At first I lived out in the Avenues in Sunset District near Judah Street, only a few minutes by the N-Judah streetcar from the Ocean Beach. I used to take the streetcar and walk there by Ocean Beach on the weekend, watching people throwing Frisbees to their dogs, all the way to the Cliff House, and then I would take the bus back on the other side of Golden Gate Park.

Later I found a place on the fourth floor of a little house on Joice Street off California Street just above Chinatown. I saw the lights of the Financial District and the Transamerica Pyramid from my windows on one side, from another big window I could see the wonderfully cool fog rolling in from Mount Sutro, and at night I could still hear the sound of the foghorn from the ocean. The little big city was just at my feet: I could walk to my job on Market Street in less than 15 minutes, or I could take the cable car part of the way. Back then, what they called “Fast Pass” worked on everything, buses, trams, the short metro track within the city, and even cable cars.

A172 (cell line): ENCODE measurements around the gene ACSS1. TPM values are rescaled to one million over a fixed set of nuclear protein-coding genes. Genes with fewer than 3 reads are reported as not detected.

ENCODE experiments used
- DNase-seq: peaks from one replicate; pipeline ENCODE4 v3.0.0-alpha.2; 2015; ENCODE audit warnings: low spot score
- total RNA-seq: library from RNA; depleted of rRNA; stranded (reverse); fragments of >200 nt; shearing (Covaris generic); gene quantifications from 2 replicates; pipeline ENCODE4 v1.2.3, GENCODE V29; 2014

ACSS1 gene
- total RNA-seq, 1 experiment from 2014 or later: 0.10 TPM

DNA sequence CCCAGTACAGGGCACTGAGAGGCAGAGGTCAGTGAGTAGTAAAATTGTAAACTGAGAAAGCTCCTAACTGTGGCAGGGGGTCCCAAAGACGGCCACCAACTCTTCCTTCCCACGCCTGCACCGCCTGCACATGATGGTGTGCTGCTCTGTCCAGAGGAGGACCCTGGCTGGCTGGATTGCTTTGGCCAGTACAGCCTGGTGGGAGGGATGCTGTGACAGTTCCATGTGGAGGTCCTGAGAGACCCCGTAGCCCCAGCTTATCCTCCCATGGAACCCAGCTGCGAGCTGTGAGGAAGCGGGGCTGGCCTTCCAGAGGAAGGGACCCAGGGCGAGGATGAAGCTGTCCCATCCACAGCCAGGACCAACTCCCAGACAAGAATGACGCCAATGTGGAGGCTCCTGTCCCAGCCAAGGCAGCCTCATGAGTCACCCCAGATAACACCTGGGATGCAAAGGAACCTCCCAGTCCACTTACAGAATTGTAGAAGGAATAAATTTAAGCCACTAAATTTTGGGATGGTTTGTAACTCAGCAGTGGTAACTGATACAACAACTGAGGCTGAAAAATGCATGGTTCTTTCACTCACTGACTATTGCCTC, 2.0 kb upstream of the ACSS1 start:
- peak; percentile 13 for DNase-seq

Because part of my job was telling local residents and tourists about the many things to do and places to go in San Francisco and Bay Area, I and my colleagues were often given free tickets to concerts, theaters, ballets and operas, as well as amusement parks and other attractions to use by ourselves or to give to friends. The tickets had the price on them, but  with the words NOT FOR RESALE, and the catch was that we always had to give them away the same day. So I had to quickly hit the phones and start calling everybody I knew to make sure that the tickets would not go to waste, which would be a major tragedy.

It turned me into a regular culture vulture and I quickly became popular among my growing circle of new friends and acquaintances who greatly appreciated cultural events at no cost to them. During a period of three years in my first job in San Francisco, I went to a lot of classical music concerts given by famous musicians from all around the world, theater plays, operas, even one Chinese circus with incredible acrobats who looked about 12 years old, and a genuine American rodeo show.